Thursday, March 9, 2023

Pretty Pictures, Part 2: The Struggle Behind the Smiles

Those of you who followed my blog, The Reluctant Sailor, during our cruising years may appreciate the backstory of last week's sunny adventure in Belize. 
Amid the swimming, snorkeling, island-hopping, and dining, I was struggling. 

I briefly mentioned the reason in one of my otherwise-sunny Facebook posts.

I was on a 6-day cruise with Pope, three friends, and a hired boat captain. By Day 3, I was in agony from a shoulder injury. I don't know how I got hurt. Maybe hauling luggage, carrying heavy bags of boat provisions, or peering beyond my snorkel mask to avoid swimming into a prickly coral. 

The pain was debilitating. I was miserable, unable to get comfortable, rest, or sleep.

We were snorkeling at Glover's Reef, a coral-laced atoll 50 miles east of the mainland. By Day 5, my stoicism had collapsed. I asked our captain to help me arrange a medical evacuation by speedboat, to someplace where I could get a plane or bus to the hospital in Belize City. 

We were discussing it calmly and coolly (just kidding; actually, I was moaning and sobbing) when the whole group agreed to interrupt the cruise and take me to a doctor in our own boat--a huge, inefficient catamaran with diesel engine, four bunks, and four heads (bathrooms).

The nearest doctor (perhaps the only one outside of Belize City...) was in Placencia, where we had boarded the boat. This was a 6-hour round trip at the top speed of our boat (about 6 knots). This cost us less than $100 in extra diesel fuel -- much cheaper than using a medical evacuation company. But it eliminated a full day of swimming and snorkeling for everyone else. 

The other passengers said they wouldn't enjoy themselves knowing I was suffering. Actually, I think they were grateful it wasn't them. Another passenger had serious health concerns; it just as easily could have been him that needed emergency medical attention. In fact, he later went straight to the hospital on the way home from the airport, and is still there.

Our captain raced us to Placencia in our big boat, anchored, and sped me to shore in the dinghy. The doctor's office was outside of town in a primitive-looking, rustic shack with a tin roof that appeared abandoned, in the middle of a bleak field of dirt and weeds. No other buildings, homes, or even cars around. I wish I had a photo.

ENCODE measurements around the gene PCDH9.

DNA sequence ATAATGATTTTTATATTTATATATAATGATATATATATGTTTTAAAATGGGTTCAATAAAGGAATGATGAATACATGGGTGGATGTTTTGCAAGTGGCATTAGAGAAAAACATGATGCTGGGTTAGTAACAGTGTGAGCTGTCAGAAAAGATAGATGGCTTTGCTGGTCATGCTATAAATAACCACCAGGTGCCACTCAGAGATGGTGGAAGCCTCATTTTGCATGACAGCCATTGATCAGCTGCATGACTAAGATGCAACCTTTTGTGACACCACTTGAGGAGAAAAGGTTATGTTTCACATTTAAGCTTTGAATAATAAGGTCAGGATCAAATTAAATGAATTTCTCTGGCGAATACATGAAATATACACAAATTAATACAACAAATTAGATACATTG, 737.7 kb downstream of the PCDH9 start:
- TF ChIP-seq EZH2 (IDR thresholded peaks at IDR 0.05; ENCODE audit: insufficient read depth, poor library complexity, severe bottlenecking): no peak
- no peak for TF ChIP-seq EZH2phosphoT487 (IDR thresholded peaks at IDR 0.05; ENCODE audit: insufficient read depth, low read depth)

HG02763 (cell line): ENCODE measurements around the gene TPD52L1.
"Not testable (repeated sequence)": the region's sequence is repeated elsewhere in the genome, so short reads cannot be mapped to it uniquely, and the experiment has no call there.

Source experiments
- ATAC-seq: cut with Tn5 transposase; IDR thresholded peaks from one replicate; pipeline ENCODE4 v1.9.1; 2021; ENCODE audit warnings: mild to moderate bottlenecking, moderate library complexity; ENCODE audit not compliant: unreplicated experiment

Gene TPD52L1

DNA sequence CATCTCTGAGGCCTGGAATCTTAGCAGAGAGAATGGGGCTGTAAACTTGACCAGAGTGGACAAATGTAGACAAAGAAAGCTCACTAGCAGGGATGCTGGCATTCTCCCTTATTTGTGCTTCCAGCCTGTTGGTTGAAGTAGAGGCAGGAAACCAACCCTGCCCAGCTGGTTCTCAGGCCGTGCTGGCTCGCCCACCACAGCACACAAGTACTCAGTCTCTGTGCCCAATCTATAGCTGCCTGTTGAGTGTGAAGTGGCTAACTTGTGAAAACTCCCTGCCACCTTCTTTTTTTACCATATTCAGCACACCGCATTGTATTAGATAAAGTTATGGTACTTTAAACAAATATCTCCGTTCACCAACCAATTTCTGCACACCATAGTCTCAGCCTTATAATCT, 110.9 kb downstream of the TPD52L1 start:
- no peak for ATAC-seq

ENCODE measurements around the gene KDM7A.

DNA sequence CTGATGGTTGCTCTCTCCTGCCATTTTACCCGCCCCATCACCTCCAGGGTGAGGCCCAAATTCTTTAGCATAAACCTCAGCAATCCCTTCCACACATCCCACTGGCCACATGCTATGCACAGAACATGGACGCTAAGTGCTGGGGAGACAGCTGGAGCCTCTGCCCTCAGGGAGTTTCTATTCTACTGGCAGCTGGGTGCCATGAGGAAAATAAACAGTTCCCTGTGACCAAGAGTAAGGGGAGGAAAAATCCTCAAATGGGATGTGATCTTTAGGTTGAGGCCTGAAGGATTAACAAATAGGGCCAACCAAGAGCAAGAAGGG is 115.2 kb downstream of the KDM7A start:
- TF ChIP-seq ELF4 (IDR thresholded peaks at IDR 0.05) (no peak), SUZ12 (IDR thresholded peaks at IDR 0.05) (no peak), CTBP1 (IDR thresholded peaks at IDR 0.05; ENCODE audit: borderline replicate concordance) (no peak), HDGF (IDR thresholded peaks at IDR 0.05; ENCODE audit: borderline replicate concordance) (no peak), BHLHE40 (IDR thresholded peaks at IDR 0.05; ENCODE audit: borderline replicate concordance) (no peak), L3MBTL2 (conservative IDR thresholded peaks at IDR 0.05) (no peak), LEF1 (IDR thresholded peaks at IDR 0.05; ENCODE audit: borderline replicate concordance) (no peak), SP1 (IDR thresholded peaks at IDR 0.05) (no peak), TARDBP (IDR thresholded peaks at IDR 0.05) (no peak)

To be honest, I was filled with dread, thinking: this can't be a real doctor. Surely I'm in the wrong place! A shot of cortisone in a place like this could be deadly!

However, inside, the office was clean and decent. The doctor is a Cuban who serves the expat community. Lots of Americans, Canadians, and Brits apparently live there or have winter homes. He did some manipulations, diagnosed a pinched nerve. His fee was $45, cash only. He called a taxi and sent me down the road to the pharmacist.

While I taxied to the pharmacy, the captain returned to the boat and motored to Placencia's city harbor.

I returned to the boat there, with $135 worth of painkillers and other medical products, and a case of beer for the captain and passengers. No poisons, though, despite the pharmacist's offerings.

This was all accomplished without any cell phone service! People along the way were happy to help me figure things out.

We spent the night on the boat in Placencia harbor, then motored back to the reef and another tiny isle.

I spent the remaining days laying around, moaning gently. The pills took the edge off but the discomfort continued.

After three flights, we got home by midnight Tuesday. I visited my chiropractor Wednesday and again Thursday, and on Friday got an ultrasound and more accurate diagnosis: torn tendon inside the rotator cuff. 

My trips seem to include a lot of adventures--sometimes unpleasant ones. In fact, that's what my blog was all about when we cruised up and down the coast in our own boat from 2013 to 2020.

I look at the photos of other people's "normal" trips -- a souk in Morocco, the Eiffel Tower, a tour guide with a striped umbrella -- with envy. My trips are rarely "normal." They're soaked in adrenaline! 

The shoulder incident is shaping up to be an extended struggle. However, it came with a big dose of sun and fun and magical isles. So, in between spasms, I'm smiling.

No comments:

Post a Comment